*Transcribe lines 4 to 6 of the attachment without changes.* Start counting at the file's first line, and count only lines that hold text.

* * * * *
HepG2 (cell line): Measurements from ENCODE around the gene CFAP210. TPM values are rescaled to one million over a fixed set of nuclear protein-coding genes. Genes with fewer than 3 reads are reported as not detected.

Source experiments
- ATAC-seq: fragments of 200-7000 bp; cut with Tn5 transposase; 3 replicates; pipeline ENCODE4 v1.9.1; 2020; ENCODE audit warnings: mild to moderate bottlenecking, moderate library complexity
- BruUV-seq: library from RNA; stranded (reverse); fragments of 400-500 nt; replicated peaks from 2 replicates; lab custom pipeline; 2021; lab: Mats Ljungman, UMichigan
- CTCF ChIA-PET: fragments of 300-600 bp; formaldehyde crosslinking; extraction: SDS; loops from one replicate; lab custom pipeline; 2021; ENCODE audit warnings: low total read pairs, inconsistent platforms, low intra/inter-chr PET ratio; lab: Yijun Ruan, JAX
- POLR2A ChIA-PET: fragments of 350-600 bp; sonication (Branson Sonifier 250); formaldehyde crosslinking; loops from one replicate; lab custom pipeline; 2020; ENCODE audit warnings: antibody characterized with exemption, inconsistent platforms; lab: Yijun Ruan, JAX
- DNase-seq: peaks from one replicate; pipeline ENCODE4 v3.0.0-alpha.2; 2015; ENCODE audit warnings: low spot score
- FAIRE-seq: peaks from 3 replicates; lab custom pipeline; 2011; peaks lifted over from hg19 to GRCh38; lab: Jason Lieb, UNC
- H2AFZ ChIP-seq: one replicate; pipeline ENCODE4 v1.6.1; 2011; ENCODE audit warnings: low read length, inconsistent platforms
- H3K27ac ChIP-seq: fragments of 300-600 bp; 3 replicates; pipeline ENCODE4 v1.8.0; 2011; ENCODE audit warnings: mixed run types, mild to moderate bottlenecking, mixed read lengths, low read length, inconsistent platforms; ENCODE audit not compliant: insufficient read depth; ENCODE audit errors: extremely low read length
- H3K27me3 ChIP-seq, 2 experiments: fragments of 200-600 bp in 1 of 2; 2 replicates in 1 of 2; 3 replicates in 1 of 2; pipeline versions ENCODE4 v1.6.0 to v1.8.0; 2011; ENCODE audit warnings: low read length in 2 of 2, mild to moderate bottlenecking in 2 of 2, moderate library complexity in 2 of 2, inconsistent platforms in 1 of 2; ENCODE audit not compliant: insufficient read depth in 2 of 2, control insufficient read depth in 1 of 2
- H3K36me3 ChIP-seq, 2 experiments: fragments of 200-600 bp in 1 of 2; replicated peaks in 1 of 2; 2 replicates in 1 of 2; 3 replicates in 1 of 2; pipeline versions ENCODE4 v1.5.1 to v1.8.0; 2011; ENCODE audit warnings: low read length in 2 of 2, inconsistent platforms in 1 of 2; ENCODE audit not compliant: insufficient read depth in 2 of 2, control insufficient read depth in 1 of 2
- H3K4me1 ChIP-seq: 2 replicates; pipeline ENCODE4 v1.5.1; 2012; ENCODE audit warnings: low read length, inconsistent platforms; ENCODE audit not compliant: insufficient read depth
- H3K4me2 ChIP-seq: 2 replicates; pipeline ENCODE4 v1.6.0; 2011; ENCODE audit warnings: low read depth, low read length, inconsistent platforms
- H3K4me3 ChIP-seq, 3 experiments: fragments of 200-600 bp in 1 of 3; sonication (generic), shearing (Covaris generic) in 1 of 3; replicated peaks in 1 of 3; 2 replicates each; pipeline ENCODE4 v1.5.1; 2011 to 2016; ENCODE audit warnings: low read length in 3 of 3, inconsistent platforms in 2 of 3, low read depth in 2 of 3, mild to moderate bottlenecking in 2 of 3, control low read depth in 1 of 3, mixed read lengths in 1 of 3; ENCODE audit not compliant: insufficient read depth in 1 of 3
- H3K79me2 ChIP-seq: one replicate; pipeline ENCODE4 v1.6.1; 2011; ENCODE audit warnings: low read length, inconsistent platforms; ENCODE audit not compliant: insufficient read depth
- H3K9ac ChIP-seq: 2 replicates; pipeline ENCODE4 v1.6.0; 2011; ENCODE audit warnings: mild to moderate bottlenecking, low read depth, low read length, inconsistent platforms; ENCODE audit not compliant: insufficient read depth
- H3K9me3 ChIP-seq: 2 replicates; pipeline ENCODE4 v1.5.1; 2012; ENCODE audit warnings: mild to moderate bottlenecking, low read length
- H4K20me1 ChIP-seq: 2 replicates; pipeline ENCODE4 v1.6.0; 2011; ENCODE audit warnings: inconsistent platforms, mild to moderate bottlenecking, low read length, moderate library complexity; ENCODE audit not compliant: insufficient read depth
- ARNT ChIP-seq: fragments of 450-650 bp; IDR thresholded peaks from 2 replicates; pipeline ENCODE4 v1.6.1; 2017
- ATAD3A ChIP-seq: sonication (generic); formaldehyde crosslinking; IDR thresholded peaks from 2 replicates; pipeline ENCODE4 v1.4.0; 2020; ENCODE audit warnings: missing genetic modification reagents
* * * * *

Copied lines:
- BruUV-seq: library from RNA; stranded (reverse); fragments of 400-500 nt; replicated peaks from 2 replicates; lab custom pipeline; 2021; lab: Mats Ljungman, UMichigan
- CTCF ChIA-PET: fragments of 300-600 bp; formaldehyde crosslinking; extraction: SDS; loops from one replicate; lab custom pipeline; 2021; ENCODE audit warnings: low total read pairs, inconsistent platforms, low intra/inter-chr PET ratio; lab: Yijun Ruan, JAX
- POLR2A ChIA-PET: fragments of 350-600 bp; sonication (Branson Sonifier 250); formaldehyde crosslinking; loops from one replicate; lab custom pipeline; 2020; ENCODE audit warnings: antibody characterized with exemption, inconsistent platforms; lab: Yijun Ruan, JAX